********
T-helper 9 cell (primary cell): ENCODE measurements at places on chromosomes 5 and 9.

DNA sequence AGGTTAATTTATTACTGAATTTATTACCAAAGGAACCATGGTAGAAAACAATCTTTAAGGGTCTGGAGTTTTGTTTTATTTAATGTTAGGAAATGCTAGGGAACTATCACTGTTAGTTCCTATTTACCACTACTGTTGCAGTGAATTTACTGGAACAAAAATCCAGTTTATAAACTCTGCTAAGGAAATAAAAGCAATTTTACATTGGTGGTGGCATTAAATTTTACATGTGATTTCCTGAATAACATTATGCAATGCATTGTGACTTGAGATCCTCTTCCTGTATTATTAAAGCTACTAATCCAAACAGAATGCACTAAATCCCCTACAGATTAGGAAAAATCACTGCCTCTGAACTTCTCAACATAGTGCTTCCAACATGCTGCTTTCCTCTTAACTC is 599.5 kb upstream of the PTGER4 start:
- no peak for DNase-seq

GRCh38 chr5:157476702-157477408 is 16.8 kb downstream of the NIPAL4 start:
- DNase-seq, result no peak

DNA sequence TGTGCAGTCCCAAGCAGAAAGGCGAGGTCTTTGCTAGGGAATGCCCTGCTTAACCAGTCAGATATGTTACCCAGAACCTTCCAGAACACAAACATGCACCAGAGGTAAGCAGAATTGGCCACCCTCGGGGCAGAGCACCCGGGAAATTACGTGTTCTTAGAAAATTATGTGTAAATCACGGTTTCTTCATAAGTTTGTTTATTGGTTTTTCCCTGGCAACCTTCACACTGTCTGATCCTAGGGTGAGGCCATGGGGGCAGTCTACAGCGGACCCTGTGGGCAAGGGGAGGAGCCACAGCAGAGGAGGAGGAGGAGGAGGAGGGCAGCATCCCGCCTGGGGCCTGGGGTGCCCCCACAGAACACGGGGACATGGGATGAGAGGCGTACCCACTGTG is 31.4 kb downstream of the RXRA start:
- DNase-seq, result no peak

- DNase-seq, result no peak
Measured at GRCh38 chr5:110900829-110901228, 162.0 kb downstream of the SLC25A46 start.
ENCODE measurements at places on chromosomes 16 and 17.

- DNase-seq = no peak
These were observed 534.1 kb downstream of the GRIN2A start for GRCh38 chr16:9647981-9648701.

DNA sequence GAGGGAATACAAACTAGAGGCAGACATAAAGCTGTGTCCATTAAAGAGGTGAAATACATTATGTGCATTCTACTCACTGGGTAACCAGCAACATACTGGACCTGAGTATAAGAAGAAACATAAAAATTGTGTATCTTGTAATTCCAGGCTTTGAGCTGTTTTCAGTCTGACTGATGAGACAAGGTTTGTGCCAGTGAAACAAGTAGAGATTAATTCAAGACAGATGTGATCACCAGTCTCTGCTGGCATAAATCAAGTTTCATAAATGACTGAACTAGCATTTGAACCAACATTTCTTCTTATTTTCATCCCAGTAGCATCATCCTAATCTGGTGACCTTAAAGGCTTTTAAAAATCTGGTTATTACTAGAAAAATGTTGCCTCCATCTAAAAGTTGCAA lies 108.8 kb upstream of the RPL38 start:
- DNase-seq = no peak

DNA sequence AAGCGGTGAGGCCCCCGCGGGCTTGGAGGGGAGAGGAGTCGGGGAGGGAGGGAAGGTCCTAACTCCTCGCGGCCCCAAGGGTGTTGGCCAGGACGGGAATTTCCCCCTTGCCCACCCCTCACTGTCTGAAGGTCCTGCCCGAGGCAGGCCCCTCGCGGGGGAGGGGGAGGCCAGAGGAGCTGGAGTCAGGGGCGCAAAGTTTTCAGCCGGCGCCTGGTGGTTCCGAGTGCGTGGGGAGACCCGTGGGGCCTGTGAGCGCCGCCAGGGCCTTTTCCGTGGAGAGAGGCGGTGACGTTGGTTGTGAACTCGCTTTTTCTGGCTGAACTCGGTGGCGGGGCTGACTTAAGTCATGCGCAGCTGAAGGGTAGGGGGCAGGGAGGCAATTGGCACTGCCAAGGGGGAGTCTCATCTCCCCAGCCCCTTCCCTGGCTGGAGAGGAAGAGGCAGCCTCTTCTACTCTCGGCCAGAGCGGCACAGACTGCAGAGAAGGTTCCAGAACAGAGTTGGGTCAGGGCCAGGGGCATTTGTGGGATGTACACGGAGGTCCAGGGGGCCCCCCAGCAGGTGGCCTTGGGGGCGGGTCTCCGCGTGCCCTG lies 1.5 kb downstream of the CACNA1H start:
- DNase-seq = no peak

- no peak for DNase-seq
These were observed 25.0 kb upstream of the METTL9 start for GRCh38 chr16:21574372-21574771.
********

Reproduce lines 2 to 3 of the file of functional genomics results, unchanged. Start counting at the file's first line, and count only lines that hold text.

DNA sequence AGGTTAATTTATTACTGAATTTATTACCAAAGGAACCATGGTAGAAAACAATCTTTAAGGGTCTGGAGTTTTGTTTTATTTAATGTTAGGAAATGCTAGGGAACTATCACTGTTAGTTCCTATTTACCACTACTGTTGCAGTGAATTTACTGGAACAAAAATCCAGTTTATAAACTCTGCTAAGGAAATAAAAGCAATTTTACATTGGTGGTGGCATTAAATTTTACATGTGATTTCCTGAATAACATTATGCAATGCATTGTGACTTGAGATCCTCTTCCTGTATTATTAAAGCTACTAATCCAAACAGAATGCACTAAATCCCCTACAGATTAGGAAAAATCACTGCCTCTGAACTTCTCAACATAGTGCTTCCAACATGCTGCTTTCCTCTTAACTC is 599.5 kb upstream of the PTGER4 start:
- no peak for DNase-seq